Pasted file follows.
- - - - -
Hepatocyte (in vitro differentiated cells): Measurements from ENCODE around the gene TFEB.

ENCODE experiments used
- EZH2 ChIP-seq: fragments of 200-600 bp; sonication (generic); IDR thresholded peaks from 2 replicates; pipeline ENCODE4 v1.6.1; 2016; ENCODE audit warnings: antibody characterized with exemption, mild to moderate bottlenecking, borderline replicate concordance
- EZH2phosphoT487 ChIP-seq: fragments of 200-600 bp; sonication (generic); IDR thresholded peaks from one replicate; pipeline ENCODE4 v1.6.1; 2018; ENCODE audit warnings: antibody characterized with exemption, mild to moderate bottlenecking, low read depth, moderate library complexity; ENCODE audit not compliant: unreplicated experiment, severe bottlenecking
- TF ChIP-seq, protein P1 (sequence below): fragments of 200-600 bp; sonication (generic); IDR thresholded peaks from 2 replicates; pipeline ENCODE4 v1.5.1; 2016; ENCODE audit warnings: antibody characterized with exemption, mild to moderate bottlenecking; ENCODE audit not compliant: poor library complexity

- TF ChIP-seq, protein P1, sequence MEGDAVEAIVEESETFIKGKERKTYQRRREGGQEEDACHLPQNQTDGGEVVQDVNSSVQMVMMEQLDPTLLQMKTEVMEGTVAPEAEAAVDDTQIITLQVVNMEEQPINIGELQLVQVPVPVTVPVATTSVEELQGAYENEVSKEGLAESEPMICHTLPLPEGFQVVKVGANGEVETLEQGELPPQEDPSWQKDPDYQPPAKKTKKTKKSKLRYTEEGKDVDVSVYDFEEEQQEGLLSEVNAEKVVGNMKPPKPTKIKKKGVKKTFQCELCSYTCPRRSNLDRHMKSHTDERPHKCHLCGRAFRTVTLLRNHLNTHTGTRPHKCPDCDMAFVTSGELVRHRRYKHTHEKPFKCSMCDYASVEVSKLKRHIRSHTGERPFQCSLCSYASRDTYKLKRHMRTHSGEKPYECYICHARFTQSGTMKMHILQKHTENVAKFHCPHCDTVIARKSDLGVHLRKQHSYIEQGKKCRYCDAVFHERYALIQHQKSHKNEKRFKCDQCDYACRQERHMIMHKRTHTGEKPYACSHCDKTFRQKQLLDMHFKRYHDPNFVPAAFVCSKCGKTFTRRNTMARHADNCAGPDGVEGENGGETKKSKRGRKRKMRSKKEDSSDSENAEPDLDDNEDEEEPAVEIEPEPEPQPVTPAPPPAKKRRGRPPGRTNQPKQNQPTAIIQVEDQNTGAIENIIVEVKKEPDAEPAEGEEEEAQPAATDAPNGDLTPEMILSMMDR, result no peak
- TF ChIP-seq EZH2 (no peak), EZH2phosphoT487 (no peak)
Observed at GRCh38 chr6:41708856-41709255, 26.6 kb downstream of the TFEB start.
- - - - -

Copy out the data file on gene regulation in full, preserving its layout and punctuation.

Hepatocyte (in vitro differentiated cells): Measurements from ENCODE around the gene TFEB.

ENCODE experiments used
- EZH2 ChIP-seq: fragments of 200-600 bp; sonication (generic); IDR thresholded peaks from 2 replicates; pipeline ENCODE4 v1.6.1; 2016; ENCODE audit warnings: antibody characterized with exemption, mild to moderate bottlenecking, borderline replicate concordance
- EZH2phosphoT487 ChIP-seq: fragments of 200-600 bp; sonication (generic); IDR thresholded peaks from one replicate; pipeline ENCODE4 v1.6.1; 2018; ENCODE audit warnings: antibody characterized with exemption, mild to moderate bottlenecking, low read depth, moderate library complexity; ENCODE audit not compliant: unreplicated experiment, severe bottlenecking
- TF ChIP-seq, protein P1 (sequence below): fragments of 200-600 bp; sonication (generic); IDR thresholded peaks from 2 replicates; pipeline ENCODE4 v1.5.1; 2016; ENCODE audit warnings: antibody characterized with exemption, mild to moderate bottlenecking; ENCODE audit not compliant: poor library complexity

- TF ChIP-seq, protein P1, sequence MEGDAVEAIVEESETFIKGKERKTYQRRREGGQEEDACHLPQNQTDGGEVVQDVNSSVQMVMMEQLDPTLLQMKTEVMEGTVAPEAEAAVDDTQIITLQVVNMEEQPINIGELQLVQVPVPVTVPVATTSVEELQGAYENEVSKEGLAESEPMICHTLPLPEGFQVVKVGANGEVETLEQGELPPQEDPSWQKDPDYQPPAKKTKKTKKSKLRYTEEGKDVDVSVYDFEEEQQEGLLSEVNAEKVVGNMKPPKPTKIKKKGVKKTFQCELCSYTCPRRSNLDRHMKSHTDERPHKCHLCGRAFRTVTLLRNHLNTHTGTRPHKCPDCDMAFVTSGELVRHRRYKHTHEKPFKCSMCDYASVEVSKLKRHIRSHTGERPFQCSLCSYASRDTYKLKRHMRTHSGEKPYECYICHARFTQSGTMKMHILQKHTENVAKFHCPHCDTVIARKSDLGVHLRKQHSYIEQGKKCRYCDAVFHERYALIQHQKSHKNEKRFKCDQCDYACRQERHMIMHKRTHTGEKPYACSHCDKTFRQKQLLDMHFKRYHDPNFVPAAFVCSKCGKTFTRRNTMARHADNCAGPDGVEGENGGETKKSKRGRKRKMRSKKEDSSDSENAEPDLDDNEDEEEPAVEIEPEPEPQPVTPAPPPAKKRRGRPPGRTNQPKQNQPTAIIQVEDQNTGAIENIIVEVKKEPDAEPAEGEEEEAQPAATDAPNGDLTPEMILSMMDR, result no peak
- TF ChIP-seq EZH2 (no peak), EZH2phosphoT487 (no peak)
Observed at GRCh38 chr6:41708856-41709255, 26.6 kb downstream of the TFEB start.